Our Cancer Year, Paperback Book

Our Cancer Year Paperback

Illustrated by Frank Stack

3 out of 5 (6 ratings)


It was they year of Desert Storm that Harvey Pekar and his wife, Joyce Brabner, discovered Harvey had cancer.

Pekar, a man who has made a profession of chronicling the Kafkaesque absurdities of an ordinary life (if any life is ordinary) suddenly found himself incapacitated.

But he had a better-than-average chance to beat cancer and he took it -- kicking, screaming, and complaining all the way.

Pekar and Brabner draw on this and other trials to paint a portrait of a man beset with fears real and imagined -- who survives.


  • Format: Paperback
  • Pages: 252 pages
  • Publication Date:
  • Category: Lliterary & memoirs
  • ISBN: 9781568580111



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Showing 1 - 5 of 6 reviews.

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Review by

reflects harvey pekar's battle with cancer. very sad.. but i feel all of pekar's work, mostly based around his life, is sad.

Review by

I've read and Enjoyed Harvey Pear before, but i couldn't get into this one. It was plodding and aimless and sometimes sanctimonious. Also the art looked more like story boarding than illustration.

Review by

This book was done by Harvey Pekar and Joyce Blabner when Harvey was diagnosed with cancer. You see it all the way through from diagnosis through treatment and it is amazing stuff. Years of experience at exposing both his good and bad side to everyone without any self contiousness makes this a great read. As always, Harvey does none of his own artwork and the artist who did this particular volume is not a favorite of mine but it still works very very well. The next time someone sneers at "comic books" make them read this. It perfectly illustrates that comic books are a medium, NOT a genre.

Review by

Our Cancer Year chronicles Harvey's battle with Lymphoma. Not only is it an unflinching look at chemotherapy, illness, radiation and the relationship between he and his wife, but it's an amazing documentation of what happens when life suddenly has to accommodate cancer. Because that's what life does - accommodate. It does not slow down, people do not pause and it most certainly does not come to some slow-mo inspiring stop where the unpleasant parts are mere blips on the way to beating the disease in spectacular fashion. Much of this is just Harvey fitting Cancer into his life while he buys a new house. It's dealing with the everyday problems of life and trying to work while taking chemo. It's seeing cancer up close and far too personally, because it's not just the few nice shots of hair running down the drain - cancer is shingles and drug-induced paranoia. It's seeing a husband and wife pushing themselves too far before deciding to get help and finding out that even help has an unpleasant life outside of cancer.In this complete and utter depth of detail, there is comfort in seeing that someone's willing to put out their cancer year warts and all.(Originally published on my 43T account)

Review by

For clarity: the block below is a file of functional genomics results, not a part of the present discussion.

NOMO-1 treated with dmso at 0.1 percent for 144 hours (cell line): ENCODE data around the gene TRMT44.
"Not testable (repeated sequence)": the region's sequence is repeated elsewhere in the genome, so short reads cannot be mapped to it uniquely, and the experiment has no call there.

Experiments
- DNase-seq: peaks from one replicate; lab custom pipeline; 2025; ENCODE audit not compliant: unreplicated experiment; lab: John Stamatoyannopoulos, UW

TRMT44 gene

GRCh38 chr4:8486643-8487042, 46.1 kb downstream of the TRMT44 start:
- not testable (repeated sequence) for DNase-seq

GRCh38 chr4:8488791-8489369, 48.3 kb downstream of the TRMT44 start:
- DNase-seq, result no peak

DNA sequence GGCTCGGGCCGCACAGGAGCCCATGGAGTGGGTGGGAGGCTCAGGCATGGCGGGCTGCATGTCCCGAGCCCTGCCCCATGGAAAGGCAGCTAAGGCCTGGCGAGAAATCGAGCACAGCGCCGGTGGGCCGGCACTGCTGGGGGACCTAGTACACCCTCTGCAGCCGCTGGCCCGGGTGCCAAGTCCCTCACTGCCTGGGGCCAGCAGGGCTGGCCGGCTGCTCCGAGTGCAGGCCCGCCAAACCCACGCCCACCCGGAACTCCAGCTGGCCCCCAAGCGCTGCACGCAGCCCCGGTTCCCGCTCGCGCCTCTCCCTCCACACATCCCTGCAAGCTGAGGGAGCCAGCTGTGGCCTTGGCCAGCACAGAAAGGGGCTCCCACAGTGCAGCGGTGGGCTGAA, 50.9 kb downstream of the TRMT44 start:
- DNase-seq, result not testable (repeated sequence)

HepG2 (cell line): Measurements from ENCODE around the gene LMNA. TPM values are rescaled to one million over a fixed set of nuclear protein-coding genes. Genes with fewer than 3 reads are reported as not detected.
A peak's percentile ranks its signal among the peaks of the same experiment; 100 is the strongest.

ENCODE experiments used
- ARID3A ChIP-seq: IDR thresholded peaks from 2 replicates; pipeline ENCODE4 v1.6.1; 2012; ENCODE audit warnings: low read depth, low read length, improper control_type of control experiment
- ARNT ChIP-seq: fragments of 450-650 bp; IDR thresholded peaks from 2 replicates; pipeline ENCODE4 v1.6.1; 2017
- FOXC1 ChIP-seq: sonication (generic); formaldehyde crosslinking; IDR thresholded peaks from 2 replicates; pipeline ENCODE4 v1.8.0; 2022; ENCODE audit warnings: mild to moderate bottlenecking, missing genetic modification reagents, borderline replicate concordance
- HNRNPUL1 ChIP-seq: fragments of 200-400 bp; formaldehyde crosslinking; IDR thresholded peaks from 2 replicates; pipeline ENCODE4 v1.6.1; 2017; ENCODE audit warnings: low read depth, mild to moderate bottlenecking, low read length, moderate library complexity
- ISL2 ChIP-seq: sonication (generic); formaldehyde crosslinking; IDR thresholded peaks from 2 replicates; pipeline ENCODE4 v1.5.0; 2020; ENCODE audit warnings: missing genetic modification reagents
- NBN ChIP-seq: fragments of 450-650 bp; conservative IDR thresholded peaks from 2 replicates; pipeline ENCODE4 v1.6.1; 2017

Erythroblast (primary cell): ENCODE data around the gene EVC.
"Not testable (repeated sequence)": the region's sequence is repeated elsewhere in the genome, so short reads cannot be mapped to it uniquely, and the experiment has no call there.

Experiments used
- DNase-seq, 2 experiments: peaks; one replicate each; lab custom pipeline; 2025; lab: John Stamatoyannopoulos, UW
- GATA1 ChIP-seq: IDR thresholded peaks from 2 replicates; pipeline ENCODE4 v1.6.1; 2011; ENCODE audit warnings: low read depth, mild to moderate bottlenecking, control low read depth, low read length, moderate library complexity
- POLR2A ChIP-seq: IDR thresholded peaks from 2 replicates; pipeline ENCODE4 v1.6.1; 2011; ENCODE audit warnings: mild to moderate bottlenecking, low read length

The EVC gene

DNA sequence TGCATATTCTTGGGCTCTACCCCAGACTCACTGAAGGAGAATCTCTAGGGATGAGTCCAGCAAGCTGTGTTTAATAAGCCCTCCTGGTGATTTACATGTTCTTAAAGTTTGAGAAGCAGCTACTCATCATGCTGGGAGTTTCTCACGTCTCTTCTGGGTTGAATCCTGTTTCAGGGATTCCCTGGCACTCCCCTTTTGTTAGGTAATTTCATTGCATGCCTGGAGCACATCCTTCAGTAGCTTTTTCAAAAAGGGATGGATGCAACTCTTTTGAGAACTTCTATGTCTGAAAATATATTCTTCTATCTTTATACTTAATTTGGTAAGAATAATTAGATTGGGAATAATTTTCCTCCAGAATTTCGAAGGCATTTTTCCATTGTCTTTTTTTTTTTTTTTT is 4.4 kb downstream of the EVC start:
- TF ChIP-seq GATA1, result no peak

I know some will think I’m committing heresy when I say I did not like this nonfiction graphic novel. I imagine some of my dislike is due to the fact that I’m also reading So Much For That by Lionel Shriver, which also details a character’s battle with cancer and how it affects here care-giver. So Much For That (fiction) is just a phenomenal book on all levels. I know the supposed beauty of Harvey Pekar’s writing is the simplicity, but when I read it in conjunction with Shriver’s book, it just made Our Cancer Year seem flat, amateurish, and poorly written.Pekar and Brabner’s account of Harvey’s battle with lymphoma is poignant enough, but it takes some time to get to Harvey even going to the doctor. The first quarter of the book is all about Joyce’s friends and dealings with the international peace movement, which seems completely disjointed and… well, self-centered. Characters just appear and the reader is supposed to care about them because Joyce tells us in a few panels that they have had tough lives and are good people. We get brief updates on these characters through the book, but again it’s like someone telling you about a friend of a friend who you don’t know… while the main character (and her husband) is writhing on the floor from chemo treatments. And essentially, it all comes across as part of Joyce’s political agenda, which really should have been a completely unrelated book. SPOILER ALERT: These people, who we really don’t know, come to visit at the end and it helps “heal” Harvey’s depression. I imagine learning that he beat the cancer has something to do with it.The dialogue and inner-dialogue throughout seems very, very simplistic and unrealistic. There are parts where I felt like I was watching that scene in all CSI episodes where they over-explain everything they’re doing so everyone with a fifth grade education can understand it. It just doesn’t work well in literature, which is disappointing because Pekar is a literature lover.I wanted to like the book because I have heard so many times that it is a classic, but I just couldn’t get past what seemed like poor writing to me. I have not read any of the American Splendor series, so I have no way of telling how much of this book is Pekar’s writing and how much is Brabner’s, whose character I didn’t care for. I saw the movie adaptation when it came out years ago, but honestly the only thing I remember is that Robert Crumb was Pekar’s friend. Maybe watching it again would give me a better appreciation for the graphic novel.

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